Paul H. Edelman and Jim Chen (Vanderbilt University School of Law and University of Louisville - Louis D. Brandeis School of Law) have posted The Most Dangerous Justice Rides into the Sunset (Constitutional Commentary, Vol. 24, p. 299, 2007) on SSRN. Here is the abstract:
In this essay, our third and last in a series, we employ our previously developed techniques to measure the power of the Justices in the Rehnquist Court over its full 11 year run. Once again, Justice Kennedy rises to the top of our rankings, as he had done earlier. Our methods identify Justices Souter, Breyer and Ginsburg as being notable either for their influence or lack thereof. In addition, we rejoin the debate on the connection between being the median justice and being the most powerful one. We question whether even the most sophisticated methods of finding the median justice are adequate to the task of assessing power on the Court.
And some more from the conclusion:
The results presented here challenge the conventional wis-dom in several respects. First, although Sandra Day O’Connor was lauded as the critical swing Justice in the Rehnquist Court, by our measures she was not as powerful as some have argued. That is not to say that her retirement from the Court will not make a profound difference in particular cases. We have already seen such an impact in the recent abortion decision, Gonzales v. Carhart (2007),46 in which the Court upheld the federal Partial Birth Abortion Ban Act of 2003. Other cases will also result in shifts in doctrine due to Justice O’Connor’s replacement by Jus-tice Alito. But the measures we present here reflect not only the importance of the swing vote (particularly the Modified Median measure), but also the ability of individual Justices to muster a majority coalition that unifies behind a doctrinal standard or ap-proach as expressed in a single opinion. Because of its implications for the rule of law, this standard is meaningful for reasons that extend beyond the simple analysis of the Justices’ votes to affirm or reverse. Fragmented coalitions have the potential to undermine the clarity of legal standards as expressed in Supreme Court precedent. The most powerful Justices—particularly as measured by our Sophisticated Index—are those who can form coalitions that speak with a unified voice. Perhaps this standard for judicial power therefore measures the attribute that should concern us most.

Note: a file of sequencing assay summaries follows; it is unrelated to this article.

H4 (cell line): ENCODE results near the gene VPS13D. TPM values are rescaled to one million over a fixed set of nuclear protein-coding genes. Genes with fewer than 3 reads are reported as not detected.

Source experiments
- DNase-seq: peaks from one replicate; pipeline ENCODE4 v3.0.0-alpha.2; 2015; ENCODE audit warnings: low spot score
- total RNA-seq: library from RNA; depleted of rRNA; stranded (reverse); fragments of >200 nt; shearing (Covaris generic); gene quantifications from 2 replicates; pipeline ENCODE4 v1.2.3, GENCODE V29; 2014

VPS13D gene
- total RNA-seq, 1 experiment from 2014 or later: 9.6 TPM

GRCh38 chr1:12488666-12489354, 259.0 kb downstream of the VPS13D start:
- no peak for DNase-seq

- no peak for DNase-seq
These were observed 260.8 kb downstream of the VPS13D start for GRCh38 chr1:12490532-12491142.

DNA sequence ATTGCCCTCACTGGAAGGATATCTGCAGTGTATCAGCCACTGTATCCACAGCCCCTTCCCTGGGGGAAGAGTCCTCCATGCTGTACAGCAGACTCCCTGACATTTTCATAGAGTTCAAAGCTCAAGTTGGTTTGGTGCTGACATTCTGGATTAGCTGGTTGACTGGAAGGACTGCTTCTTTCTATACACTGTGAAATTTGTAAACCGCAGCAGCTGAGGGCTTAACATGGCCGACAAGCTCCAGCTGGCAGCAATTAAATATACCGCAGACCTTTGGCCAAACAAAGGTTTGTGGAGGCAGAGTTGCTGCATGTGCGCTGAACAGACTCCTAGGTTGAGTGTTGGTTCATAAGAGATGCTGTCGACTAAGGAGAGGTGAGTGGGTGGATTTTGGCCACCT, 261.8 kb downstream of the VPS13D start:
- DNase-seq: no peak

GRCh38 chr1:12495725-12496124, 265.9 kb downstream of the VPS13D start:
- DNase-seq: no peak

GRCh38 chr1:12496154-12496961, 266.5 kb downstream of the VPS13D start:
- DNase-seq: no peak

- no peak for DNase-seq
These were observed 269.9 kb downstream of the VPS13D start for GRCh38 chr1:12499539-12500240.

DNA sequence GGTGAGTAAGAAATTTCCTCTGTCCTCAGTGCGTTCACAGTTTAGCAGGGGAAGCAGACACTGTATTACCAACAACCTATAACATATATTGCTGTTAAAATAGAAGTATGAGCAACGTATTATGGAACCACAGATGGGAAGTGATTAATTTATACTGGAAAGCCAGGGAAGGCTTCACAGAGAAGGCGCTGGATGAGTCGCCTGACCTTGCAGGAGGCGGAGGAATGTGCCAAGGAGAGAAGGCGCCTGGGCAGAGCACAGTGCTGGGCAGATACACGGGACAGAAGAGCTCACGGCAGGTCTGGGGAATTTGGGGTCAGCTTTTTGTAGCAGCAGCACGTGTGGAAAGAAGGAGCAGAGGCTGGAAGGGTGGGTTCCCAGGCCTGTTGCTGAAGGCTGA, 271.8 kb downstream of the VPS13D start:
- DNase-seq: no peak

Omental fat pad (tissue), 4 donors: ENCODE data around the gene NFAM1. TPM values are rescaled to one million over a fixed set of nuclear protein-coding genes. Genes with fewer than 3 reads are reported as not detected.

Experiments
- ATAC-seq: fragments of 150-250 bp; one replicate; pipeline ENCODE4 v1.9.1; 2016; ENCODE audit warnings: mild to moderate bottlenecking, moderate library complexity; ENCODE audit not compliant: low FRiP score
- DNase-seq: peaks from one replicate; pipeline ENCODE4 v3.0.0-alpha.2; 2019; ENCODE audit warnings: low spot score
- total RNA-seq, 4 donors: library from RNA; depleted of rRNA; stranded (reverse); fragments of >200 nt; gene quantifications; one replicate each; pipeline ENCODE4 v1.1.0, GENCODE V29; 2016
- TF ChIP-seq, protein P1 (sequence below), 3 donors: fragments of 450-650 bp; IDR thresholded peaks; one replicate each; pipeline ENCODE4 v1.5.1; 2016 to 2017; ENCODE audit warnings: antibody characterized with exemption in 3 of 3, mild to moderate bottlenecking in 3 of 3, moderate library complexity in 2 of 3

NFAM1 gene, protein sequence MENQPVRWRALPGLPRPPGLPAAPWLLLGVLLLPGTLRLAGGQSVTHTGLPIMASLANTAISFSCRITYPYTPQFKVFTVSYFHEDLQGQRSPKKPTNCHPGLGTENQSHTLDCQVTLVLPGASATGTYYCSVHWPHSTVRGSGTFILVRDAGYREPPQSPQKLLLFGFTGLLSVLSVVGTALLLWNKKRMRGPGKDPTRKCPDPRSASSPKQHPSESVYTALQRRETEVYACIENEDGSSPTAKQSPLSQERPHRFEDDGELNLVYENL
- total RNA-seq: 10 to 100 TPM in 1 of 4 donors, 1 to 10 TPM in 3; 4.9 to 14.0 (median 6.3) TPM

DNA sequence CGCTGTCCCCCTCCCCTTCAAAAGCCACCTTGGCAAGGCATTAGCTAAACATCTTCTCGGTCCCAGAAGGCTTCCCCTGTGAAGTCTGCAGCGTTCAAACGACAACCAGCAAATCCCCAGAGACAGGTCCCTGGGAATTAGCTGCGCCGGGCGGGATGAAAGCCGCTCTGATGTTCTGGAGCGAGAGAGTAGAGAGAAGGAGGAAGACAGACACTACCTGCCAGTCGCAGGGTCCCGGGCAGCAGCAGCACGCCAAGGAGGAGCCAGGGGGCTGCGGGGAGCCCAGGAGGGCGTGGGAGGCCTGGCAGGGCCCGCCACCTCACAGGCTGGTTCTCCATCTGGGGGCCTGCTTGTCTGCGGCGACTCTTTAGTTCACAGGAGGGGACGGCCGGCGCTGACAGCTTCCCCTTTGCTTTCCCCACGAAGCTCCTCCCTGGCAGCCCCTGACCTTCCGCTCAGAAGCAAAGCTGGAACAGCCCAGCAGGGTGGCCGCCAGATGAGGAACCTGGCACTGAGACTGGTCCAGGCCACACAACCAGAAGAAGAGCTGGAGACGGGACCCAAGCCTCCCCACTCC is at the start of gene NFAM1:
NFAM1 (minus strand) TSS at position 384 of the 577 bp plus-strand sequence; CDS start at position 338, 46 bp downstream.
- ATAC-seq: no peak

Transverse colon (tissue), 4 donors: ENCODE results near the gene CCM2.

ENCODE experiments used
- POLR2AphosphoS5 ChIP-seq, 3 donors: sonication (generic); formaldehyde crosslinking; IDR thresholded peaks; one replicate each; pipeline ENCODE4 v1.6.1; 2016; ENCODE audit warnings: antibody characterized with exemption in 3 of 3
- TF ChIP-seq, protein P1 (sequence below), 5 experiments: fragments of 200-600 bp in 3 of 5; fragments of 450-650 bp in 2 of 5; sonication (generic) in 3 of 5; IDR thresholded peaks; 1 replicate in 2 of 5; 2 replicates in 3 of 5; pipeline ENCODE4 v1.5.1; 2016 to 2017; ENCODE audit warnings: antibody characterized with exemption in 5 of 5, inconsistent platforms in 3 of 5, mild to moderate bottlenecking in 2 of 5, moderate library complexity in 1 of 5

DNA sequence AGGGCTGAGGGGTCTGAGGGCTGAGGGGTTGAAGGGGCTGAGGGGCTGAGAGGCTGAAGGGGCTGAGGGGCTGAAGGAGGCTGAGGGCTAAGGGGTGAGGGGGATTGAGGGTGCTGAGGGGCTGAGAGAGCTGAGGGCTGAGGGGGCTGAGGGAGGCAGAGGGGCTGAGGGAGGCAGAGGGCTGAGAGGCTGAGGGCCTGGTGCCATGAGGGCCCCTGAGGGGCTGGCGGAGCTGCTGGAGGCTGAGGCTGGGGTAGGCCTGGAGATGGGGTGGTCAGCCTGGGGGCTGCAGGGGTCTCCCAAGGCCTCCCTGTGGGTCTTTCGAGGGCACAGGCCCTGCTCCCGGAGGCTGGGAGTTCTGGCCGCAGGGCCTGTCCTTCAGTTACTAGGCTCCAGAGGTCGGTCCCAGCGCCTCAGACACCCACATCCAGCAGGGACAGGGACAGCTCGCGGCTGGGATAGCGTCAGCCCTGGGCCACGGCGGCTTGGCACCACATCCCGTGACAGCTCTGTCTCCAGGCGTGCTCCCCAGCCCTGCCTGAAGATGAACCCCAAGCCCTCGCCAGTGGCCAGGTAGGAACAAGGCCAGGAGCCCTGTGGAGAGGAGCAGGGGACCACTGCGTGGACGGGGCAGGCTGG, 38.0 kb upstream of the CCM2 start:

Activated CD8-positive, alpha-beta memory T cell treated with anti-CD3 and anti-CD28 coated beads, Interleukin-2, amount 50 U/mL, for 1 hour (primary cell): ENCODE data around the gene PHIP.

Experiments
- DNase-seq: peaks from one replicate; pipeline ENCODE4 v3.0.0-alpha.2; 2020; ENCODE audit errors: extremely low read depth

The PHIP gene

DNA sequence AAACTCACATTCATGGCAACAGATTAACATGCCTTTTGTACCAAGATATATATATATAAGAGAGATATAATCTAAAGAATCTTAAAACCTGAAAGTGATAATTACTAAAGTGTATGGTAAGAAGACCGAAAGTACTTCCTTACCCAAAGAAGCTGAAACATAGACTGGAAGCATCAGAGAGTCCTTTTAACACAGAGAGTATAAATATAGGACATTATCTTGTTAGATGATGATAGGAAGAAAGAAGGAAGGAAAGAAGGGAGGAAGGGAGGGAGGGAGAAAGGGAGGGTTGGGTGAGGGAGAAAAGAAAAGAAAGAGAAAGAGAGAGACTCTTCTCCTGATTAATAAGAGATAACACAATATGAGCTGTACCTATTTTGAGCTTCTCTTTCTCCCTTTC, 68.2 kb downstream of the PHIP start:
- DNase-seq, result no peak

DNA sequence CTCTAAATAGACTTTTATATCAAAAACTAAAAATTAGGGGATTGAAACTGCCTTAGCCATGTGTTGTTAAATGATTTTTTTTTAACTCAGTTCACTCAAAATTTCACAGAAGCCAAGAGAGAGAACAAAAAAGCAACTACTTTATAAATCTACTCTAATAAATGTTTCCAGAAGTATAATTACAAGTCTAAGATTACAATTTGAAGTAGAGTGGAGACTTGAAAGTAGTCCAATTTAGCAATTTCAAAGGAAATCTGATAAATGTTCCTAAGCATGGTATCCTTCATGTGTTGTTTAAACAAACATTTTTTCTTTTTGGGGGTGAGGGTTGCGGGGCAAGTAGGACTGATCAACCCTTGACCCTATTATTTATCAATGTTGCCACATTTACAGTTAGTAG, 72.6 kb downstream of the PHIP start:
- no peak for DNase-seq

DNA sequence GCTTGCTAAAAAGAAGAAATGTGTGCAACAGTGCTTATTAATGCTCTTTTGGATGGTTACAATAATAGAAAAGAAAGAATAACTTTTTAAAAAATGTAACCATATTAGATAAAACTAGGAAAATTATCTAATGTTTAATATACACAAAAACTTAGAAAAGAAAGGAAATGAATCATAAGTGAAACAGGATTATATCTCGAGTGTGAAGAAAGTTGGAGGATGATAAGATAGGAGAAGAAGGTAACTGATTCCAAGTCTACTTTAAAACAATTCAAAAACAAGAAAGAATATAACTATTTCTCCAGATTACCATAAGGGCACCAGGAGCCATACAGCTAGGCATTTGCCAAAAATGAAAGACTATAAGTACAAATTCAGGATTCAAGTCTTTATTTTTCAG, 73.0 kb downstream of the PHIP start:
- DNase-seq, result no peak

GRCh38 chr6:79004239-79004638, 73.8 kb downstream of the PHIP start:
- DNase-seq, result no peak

Second, according to our measures, Justices Kennedy and Souter stand out most prominently. Justice Kennedy is now commonly assumed to occupy the power center on the Court, but it appears that he did so during the Rehnquist Court as well. Souter, on the other hand, exercised power in a more subtle fashion than Kennedy, given his flexibility with various coali-tions on the Court. While Kennedy’s star may continue to rise with the addition of Chief Justice Roberts and Justice Alito, the future is less certain for Souter, who may have more difficulty forming coalitions with these new conservative members. After several terms of the Roberts Court, we look forward to recom-puting our figures to assess who, in fact, will have emerged as the contemporary Court’s most dangerous Justice.
If you are interested in the current Supreme Court, you must read this important paper. Highly recommended. Download it whilte its hot!